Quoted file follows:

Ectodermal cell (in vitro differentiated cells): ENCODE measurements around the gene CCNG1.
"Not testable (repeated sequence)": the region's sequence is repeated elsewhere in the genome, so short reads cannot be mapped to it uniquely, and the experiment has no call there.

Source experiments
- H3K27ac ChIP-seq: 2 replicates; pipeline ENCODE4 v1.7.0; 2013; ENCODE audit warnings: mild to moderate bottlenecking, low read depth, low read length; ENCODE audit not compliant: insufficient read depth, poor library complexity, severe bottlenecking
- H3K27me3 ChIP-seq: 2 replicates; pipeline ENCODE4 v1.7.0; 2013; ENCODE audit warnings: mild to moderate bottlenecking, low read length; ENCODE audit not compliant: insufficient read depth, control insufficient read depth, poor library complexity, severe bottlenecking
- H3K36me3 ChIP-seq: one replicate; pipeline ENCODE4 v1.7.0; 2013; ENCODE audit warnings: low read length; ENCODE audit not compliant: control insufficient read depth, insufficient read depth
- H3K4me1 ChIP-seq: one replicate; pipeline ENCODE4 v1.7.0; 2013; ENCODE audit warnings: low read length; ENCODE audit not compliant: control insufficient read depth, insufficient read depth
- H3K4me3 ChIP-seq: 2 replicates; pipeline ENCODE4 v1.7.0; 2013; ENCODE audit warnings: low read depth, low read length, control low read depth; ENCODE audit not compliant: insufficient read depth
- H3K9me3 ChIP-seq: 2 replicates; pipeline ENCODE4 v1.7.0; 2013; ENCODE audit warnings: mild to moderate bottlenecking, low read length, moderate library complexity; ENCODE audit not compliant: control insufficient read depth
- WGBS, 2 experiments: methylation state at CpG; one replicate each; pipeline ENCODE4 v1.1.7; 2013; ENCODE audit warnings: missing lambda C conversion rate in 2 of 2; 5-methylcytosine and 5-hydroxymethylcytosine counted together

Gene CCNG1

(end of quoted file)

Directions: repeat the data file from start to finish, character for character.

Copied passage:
Ectodermal cell (in vitro differentiated cells): ENCODE measurements around the gene CCNG1.
"Not testable (repeated sequence)": the region's sequence is repeated elsewhere in the genome, so short reads cannot be mapped to it uniquely, and the experiment has no call there.

Source experiments
- H3K27ac ChIP-seq: 2 replicates; pipeline ENCODE4 v1.7.0; 2013; ENCODE audit warnings: mild to moderate bottlenecking, low read depth, low read length; ENCODE audit not compliant: insufficient read depth, poor library complexity, severe bottlenecking
- H3K27me3 ChIP-seq: 2 replicates; pipeline ENCODE4 v1.7.0; 2013; ENCODE audit warnings: mild to moderate bottlenecking, low read length; ENCODE audit not compliant: insufficient read depth, control insufficient read depth, poor library complexity, severe bottlenecking
- H3K36me3 ChIP-seq: one replicate; pipeline ENCODE4 v1.7.0; 2013; ENCODE audit warnings: low read length; ENCODE audit not compliant: control insufficient read depth, insufficient read depth
- H3K4me1 ChIP-seq: one replicate; pipeline ENCODE4 v1.7.0; 2013; ENCODE audit warnings: low read length; ENCODE audit not compliant: control insufficient read depth, insufficient read depth
- H3K4me3 ChIP-seq: 2 replicates; pipeline ENCODE4 v1.7.0; 2013; ENCODE audit warnings: low read depth, low read length, control low read depth; ENCODE audit not compliant: insufficient read depth
- H3K9me3 ChIP-seq: 2 replicates; pipeline ENCODE4 v1.7.0; 2013; ENCODE audit warnings: mild to moderate bottlenecking, low read length, moderate library complexity; ENCODE audit not compliant: control insufficient read depth
- WGBS, 2 experiments: methylation state at CpG; one replicate each; pipeline ENCODE4 v1.1.7; 2013; ENCODE audit warnings: missing lambda C conversion rate in 2 of 2; 5-methylcytosine and 5-hydroxymethylcytosine counted together

Gene CCNG1